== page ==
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Jewish World Review
Nov. 17, 2004
/ 4 Kislev, 5764
Still no one Israel can do a deal with
The peaceniks still haven't learned but it may not matter
Ten years ago, the Israeli peaceniks resurrected Yasser Arafat. Now, in death, he resurrects them. If the results are similar, untold numbers of Palestinians and Israelis will go to early graves.
The crowd that delivered Arafat up from the dung heap back when he was stuck in Tunis and persona non grata in the Arab world for his backing of Saddam Hussein during the Gulf War is now off life support.
Brave again, the usual suspects like Yossi Beilin, the architect of the Oslo "peace" accords, and Yossi Sarid are urging their countrymen and the world to embrace Arafat's successors, the "moderates" who will make peace with the Jewish state.
The Free World has heard that song before, but never without Arafat as bandleader. So now, new is good, as in sex, and once again on to Jerusalem, where all that needs to be done is to make Israel understand that peace is at hand on Arafat's grave.
The two men set to take over for Arafat Mahmoud Abbas and Ahmed Qureia were, respectively, the underboss and consigliere for his terrorist enterprise. They were with him on the mattresses, they were there when he killed the Olympic athletes in Munich, they were in the siege of Beirut, and they lived with him in Ramallah at the end.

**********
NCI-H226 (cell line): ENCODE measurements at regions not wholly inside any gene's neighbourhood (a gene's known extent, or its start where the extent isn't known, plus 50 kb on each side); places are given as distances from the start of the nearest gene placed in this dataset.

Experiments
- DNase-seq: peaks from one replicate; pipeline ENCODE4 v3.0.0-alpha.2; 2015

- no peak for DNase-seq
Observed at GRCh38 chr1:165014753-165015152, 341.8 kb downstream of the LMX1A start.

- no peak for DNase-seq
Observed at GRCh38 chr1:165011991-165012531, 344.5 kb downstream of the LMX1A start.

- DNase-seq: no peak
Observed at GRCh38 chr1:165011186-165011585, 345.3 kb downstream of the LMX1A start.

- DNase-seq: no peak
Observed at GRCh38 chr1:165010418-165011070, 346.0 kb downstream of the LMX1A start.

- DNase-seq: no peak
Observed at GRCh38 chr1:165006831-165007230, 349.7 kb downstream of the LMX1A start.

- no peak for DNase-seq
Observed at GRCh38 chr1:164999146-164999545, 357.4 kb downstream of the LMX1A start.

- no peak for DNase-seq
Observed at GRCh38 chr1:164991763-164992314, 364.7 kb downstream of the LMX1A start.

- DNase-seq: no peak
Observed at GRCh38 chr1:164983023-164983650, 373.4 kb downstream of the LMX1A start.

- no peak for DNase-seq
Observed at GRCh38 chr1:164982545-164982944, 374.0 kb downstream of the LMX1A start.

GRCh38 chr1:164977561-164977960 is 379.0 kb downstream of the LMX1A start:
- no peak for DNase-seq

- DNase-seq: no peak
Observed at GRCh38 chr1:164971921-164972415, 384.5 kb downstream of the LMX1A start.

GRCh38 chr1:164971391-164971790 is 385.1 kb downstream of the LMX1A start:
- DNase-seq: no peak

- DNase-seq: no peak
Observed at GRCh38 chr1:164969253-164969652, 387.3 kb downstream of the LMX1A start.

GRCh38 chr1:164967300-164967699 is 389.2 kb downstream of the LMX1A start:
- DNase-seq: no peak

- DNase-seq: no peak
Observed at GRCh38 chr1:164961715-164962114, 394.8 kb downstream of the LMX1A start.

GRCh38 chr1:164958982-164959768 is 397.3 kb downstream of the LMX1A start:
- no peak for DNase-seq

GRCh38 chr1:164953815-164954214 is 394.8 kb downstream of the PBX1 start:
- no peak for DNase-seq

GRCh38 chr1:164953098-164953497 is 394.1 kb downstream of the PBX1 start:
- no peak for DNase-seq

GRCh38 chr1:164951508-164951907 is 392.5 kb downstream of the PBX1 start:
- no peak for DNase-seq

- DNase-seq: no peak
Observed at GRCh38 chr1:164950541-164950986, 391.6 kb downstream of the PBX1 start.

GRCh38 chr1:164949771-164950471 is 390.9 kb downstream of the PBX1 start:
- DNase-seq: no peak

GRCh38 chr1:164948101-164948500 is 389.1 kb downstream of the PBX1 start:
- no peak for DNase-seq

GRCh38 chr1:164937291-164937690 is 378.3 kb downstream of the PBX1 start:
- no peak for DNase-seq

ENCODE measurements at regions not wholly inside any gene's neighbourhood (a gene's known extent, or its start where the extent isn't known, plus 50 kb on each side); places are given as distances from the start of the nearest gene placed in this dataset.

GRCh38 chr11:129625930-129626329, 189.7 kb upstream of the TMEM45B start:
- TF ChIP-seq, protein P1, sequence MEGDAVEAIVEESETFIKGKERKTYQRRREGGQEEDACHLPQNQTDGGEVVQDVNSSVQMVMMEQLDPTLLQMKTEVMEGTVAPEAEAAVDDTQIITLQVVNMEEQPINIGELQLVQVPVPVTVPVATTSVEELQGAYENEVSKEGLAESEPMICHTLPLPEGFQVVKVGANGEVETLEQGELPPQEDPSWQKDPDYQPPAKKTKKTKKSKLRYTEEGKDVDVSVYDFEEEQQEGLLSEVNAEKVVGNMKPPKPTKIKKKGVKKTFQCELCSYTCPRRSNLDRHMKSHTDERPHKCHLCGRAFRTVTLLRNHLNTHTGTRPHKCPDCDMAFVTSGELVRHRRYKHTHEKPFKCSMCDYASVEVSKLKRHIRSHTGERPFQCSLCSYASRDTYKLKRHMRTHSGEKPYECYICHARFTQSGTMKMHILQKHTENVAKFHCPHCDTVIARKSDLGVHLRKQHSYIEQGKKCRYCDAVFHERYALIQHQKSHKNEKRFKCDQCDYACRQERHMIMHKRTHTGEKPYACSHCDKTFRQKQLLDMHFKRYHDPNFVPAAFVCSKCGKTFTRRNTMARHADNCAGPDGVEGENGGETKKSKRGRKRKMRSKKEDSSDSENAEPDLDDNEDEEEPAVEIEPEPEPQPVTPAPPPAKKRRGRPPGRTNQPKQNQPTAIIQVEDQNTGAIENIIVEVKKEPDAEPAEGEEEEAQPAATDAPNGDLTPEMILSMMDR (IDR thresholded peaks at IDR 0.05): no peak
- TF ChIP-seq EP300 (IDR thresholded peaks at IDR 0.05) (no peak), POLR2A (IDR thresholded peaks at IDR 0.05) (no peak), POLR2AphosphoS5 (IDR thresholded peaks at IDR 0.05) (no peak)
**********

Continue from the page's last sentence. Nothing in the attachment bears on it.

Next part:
To say that these guys are moderates, that they are the hope of the future, is to say that when Carlo Gambino died, John Gotti was a peacemaker.
In my hometown, Passaic, N.J., we had Pop's Restaurant, where we loved the apple turnovers. Every August, for two weeks, Pop's closed for "redecoration" but all they ever did was shave the waiters.
Abbas and Qureia do a little better. They wear Brooks Brothers suits, trim their beards, manicure their nails, maybe get pedicures. But check their words. They won't touch Hamas, they promote hatred against Jews and they plead with Tony Blair to correct the "historic mistake" that Britain made with the Balfour Declaration of 1917 that was the start of Israel.
Speaking of Blair, he came to Washington to urge President Bush to push Israel around. He apparently considers this his marker for supporting us in the Iraq war.
Blair has plenty of backing from peaceniks in Israel and America who apparently think that John Kerry was elected. They hope that Bush, no longer needing the so-called Zionist Christians as his base, will go along with the Brits and the United Nations and his own State Department.
Bush, after all, got no more than 25 percent of the Jewish vote, so what does he owe Israel?
I don't think he looks at it that way. This is the guy who once said, "It doesn't matter whether the Jews vote for me, I will stick with Israel."
Even if I'm wrong and Bush tries to push Israel into a deal with the Palestinians, it won't matter because it can't work.
Ariel Sharon won't deal unless and until the Palestinians destroy their terrorists. Arafat never let it happen he was behind the whole operation, top to bottom. Had the Israelis left him in exile, he'd have died in Tunis, just an old hit man, no Kaddish.
Twenty-five years ago, I asked Egypt's Anwar Sadat what he thought of Arafat's Palestine Liberation Organization. "The PLO," he said, "is an umbrella with holes in it. One can't do business with that."
Nothing has changed.
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